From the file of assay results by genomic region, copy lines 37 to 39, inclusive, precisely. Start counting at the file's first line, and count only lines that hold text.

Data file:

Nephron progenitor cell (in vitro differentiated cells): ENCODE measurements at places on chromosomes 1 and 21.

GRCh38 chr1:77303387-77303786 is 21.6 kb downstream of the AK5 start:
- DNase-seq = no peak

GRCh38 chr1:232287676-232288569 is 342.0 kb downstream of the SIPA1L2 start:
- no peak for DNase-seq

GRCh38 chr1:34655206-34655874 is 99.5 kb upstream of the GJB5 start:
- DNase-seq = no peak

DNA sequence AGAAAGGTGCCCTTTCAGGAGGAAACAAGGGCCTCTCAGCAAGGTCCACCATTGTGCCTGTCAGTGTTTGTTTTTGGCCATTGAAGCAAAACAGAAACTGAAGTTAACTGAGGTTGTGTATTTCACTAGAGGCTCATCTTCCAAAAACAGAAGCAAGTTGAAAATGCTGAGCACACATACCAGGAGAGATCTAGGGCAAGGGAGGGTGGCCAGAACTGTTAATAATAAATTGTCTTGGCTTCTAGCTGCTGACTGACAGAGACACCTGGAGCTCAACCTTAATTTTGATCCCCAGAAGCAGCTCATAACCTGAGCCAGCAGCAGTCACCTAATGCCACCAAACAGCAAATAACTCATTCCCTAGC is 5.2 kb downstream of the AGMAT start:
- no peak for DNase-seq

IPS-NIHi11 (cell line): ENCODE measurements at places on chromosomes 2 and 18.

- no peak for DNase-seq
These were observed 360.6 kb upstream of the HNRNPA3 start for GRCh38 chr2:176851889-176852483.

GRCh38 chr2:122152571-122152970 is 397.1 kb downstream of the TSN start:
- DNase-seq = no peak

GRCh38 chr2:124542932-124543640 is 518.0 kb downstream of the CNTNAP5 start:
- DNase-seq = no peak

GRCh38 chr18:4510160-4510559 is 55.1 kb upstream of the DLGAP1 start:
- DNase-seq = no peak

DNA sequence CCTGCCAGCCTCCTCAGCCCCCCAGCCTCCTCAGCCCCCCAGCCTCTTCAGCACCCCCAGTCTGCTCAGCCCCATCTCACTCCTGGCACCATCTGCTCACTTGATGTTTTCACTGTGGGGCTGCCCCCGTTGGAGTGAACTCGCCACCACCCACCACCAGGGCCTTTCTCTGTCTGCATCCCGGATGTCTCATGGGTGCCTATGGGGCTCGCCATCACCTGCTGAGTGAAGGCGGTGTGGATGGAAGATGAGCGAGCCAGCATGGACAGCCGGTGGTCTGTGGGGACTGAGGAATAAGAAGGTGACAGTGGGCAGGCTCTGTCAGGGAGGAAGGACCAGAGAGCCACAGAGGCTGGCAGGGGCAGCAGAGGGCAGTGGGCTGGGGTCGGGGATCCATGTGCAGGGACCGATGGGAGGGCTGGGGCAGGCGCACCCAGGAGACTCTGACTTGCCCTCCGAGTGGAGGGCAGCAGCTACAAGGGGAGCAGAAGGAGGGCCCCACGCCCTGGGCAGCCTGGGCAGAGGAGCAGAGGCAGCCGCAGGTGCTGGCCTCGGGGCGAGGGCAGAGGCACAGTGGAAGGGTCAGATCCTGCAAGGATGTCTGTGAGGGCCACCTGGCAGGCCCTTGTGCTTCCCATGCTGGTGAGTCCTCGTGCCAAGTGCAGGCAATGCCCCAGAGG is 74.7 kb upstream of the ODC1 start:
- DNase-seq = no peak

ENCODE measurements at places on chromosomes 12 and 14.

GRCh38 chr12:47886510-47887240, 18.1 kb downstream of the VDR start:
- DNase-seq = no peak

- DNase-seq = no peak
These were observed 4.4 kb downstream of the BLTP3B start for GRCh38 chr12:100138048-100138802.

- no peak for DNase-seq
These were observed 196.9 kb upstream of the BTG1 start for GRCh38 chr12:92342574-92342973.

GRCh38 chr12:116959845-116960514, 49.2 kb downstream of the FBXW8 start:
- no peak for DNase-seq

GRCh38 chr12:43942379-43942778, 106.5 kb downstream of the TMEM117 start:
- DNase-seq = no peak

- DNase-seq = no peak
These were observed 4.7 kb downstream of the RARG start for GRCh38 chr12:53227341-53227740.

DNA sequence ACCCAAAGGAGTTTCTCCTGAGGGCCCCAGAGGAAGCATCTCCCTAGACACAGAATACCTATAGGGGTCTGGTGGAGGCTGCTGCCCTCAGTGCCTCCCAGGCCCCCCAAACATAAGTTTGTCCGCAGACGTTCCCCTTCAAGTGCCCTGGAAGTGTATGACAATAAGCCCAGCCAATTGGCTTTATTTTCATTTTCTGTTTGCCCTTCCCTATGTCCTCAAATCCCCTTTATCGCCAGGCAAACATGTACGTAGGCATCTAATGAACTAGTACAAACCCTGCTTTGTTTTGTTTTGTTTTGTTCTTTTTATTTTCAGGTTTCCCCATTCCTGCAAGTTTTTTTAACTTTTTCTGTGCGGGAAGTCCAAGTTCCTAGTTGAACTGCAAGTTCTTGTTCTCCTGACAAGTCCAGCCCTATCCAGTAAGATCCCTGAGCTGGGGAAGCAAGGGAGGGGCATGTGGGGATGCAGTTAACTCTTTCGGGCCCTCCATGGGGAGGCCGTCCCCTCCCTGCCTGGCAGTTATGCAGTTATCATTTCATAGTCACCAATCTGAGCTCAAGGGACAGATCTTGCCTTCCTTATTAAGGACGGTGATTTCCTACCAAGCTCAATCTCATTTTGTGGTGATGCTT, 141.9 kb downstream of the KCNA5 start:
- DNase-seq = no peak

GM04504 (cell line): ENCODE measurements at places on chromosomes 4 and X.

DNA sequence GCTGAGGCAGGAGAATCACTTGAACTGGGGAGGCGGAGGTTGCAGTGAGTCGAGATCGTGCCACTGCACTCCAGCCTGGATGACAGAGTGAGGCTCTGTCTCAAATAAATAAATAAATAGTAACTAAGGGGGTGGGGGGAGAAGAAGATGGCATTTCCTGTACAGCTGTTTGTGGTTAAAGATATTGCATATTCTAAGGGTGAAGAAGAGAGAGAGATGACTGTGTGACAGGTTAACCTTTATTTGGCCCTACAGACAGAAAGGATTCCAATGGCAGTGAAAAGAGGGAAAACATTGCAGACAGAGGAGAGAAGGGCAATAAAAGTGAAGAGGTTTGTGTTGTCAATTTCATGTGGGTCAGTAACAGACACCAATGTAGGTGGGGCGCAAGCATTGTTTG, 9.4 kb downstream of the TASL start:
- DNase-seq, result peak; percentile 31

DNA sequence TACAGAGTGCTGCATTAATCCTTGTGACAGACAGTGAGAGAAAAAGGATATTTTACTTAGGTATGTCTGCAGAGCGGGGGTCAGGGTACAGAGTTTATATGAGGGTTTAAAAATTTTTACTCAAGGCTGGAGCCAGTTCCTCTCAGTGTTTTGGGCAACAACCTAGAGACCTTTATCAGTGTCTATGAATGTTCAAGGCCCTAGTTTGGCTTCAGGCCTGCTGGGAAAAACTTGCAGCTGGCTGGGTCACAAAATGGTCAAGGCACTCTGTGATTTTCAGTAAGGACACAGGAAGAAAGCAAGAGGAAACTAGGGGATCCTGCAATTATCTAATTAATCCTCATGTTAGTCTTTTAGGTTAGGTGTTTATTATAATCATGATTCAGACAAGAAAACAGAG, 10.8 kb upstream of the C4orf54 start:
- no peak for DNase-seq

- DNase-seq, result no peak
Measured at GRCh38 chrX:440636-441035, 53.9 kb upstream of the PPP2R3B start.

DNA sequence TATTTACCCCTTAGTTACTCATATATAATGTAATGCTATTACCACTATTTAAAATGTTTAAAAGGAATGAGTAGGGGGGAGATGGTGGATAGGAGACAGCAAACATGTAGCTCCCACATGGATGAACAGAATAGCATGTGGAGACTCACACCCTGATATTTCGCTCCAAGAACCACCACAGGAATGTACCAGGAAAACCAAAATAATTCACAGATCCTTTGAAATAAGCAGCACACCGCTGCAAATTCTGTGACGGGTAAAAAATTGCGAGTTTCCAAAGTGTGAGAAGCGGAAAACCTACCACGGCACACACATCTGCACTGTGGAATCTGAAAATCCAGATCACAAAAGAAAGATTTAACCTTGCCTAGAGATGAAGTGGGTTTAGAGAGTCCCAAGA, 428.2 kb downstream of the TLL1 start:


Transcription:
DNA sequence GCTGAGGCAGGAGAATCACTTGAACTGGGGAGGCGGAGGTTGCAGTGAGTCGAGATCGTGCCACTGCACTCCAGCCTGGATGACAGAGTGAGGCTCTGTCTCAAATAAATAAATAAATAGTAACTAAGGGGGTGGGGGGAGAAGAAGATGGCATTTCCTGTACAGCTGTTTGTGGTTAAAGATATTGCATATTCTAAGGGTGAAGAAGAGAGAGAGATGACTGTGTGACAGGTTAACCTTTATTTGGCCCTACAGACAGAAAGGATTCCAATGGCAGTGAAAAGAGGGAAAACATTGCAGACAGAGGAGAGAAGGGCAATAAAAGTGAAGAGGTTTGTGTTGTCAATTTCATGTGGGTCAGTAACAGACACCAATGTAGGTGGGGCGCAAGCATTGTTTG, 9.4 kb downstream of the TASL start:
- DNase-seq, result peak; percentile 31

DNA sequence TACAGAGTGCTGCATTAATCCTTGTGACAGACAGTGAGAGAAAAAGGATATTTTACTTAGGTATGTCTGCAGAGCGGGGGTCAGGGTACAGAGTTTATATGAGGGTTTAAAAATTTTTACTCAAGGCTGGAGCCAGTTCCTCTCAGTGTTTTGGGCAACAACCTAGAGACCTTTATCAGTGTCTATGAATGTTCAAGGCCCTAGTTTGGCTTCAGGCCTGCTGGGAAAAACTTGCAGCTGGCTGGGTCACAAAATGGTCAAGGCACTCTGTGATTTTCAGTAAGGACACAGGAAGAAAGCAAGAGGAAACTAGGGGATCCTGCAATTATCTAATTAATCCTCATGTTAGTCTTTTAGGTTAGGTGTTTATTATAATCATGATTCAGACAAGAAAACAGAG, 10.8 kb upstream of the C4orf54 start: